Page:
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The DREAM Act, which would allow undocumented student immigrants to attend college, enlist in the military and become permanent U.S. residents, failed to pass as an amendment to a federal defense spending bill Tuesday afternoon.

Though student activists at Penn were disappointed at the outcome, they say they will continue to campaign for the Development, Relief and Education for Minor Aliens Act’s passage.

According to College junior and MEChA Vice President Ollin Venegas, more than 65,000 undocumented students graduate from high school every year. But few Penn students realize that “there are actually undocumented students who are at this school, and who have graduated,” he added, drawing parallels between them and Harvard University junior Eric Balderas, an undocumented immigrant who was arrested by immigration authorities last June.

MEChA — Penn’s Chicano culture group — has been campaigning alongside the Latino Coalition, the Asian Pacific Student Coalition, Lambda Alliance, UMOJA and the United Minorities Council for the DREAM Act.

In anticipation of Tuesday’s vote, many MEChA members spent the weekend lobbying senators to support the Act, Venegas said. Although there is no timeline for when the DREAM Act will be considered again, MEChA members hope to encourage the entire Penn community to take “a more proactive approach” to campaign for its passage.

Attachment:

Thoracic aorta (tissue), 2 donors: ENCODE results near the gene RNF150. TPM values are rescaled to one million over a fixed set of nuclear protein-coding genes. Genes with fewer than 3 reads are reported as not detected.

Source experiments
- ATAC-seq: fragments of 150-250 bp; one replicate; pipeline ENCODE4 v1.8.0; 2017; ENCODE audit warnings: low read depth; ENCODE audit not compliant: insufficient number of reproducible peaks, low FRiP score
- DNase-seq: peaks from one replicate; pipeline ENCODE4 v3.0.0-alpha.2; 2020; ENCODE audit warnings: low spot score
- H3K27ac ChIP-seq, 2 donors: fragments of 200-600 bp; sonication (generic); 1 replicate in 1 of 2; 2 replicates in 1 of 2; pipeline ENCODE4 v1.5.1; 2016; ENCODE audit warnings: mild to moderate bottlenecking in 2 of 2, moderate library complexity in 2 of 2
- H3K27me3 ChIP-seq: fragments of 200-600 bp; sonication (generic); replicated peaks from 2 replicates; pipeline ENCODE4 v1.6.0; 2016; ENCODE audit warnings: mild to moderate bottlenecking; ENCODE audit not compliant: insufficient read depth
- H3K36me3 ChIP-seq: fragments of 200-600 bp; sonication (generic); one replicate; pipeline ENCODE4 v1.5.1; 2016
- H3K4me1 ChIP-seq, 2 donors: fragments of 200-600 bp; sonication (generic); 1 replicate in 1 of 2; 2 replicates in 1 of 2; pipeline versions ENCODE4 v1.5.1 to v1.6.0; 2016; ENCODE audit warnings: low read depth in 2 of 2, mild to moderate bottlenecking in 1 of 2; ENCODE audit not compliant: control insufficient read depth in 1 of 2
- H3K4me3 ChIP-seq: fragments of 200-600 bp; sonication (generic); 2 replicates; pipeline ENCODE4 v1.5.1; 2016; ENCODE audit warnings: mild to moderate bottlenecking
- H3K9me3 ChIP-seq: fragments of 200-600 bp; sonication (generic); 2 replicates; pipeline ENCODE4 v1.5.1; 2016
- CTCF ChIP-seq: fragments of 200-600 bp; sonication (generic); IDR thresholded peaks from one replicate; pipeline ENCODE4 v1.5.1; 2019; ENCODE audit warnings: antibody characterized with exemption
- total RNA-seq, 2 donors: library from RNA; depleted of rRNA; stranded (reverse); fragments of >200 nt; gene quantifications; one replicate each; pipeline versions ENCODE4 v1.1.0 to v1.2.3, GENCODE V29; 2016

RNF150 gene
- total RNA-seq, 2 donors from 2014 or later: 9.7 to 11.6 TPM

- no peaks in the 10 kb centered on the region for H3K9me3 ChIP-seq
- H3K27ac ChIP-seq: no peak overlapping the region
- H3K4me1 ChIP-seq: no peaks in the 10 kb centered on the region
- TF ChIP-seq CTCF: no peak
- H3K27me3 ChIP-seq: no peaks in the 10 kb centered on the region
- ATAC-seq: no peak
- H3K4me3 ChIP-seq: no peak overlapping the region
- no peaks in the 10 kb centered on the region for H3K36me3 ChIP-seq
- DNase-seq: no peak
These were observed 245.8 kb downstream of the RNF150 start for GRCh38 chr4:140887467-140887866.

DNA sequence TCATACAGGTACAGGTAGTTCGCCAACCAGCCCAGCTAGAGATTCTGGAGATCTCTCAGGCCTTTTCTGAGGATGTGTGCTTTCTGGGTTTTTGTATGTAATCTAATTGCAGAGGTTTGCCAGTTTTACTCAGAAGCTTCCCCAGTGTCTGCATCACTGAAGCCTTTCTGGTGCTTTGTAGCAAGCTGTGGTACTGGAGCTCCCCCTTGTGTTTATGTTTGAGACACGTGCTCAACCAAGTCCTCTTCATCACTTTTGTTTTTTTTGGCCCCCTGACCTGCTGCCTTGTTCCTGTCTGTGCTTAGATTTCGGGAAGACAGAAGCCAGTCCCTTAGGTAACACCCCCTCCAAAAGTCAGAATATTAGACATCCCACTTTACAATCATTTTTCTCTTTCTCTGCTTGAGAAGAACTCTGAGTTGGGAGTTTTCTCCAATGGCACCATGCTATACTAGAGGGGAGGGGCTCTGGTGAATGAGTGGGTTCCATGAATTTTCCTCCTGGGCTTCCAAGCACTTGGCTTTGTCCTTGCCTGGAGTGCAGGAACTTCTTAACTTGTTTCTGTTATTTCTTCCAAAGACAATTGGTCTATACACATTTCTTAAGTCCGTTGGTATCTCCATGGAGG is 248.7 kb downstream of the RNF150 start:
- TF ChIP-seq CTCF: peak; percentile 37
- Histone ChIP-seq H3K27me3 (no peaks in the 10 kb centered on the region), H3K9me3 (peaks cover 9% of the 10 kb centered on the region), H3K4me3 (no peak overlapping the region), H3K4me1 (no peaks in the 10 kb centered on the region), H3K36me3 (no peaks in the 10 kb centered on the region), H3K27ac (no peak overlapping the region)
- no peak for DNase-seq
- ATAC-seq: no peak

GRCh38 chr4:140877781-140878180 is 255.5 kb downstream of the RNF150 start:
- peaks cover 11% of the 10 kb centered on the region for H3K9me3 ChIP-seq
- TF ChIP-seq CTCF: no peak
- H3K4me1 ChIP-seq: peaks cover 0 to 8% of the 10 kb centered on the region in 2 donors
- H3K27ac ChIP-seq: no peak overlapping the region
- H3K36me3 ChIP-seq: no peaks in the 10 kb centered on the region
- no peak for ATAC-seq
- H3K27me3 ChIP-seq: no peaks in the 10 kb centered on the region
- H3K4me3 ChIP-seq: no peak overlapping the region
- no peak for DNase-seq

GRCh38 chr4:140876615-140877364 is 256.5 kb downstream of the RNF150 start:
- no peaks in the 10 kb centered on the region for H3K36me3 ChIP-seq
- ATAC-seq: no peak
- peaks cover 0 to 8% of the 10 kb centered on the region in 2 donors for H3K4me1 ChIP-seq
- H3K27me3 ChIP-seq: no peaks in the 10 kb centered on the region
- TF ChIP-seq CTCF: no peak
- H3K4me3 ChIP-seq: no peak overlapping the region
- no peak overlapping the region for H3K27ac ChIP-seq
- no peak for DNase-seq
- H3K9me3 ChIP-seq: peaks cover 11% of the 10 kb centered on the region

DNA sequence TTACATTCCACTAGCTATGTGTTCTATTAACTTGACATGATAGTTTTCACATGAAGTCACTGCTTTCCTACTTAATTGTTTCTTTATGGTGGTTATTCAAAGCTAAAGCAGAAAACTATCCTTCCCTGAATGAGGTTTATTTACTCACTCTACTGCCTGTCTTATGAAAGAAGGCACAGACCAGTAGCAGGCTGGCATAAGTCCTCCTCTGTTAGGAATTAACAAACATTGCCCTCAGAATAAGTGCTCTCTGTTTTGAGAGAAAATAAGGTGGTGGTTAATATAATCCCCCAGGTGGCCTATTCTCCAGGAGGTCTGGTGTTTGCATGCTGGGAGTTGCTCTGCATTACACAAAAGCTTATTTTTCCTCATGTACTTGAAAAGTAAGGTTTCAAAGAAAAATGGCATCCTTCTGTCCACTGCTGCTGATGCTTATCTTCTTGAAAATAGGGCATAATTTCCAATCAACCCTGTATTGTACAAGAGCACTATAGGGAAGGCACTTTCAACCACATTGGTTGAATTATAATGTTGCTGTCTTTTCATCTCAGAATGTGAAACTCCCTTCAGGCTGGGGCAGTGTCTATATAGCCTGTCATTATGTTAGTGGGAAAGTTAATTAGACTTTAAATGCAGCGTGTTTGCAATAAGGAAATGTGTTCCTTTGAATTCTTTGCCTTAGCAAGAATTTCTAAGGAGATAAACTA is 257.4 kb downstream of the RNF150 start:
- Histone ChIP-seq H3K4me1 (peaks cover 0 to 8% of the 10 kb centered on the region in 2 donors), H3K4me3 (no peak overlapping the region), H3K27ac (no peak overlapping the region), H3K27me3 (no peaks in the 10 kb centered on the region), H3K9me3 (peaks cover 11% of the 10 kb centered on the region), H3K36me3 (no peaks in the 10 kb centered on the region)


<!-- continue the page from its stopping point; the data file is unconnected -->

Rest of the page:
MEChA is organizing a “teach-in” on College Green next week, at which academics and undocumented students from Temple University will be invited to speak about the DREAM Act.

In February, Penn President Amy Gutmann publicly confirmed the University’s endorsement of the DREAM Act and wrote to Pennsylvania politicians to garner their support.

Political analyst and St. Joseph’s University History professor Randall Miller, however, is skeptical about the impact of Gutmann’s endorsement. He said while the DREAM Act would be beneficial to alien minorities, it is an “unpopular legislation” which some politicians fear will grant “privileges” to undocumented immigrants.

“One could argue that reason is taking a backseat to passion and impassioned rhetoric, where university presidential endorsements have very little sway,” he said.

With the midterm elections approaching, “politicians will be less willing to push for controversial legislation,” Wharton senior and APSC Chairman Rohan Grover said.

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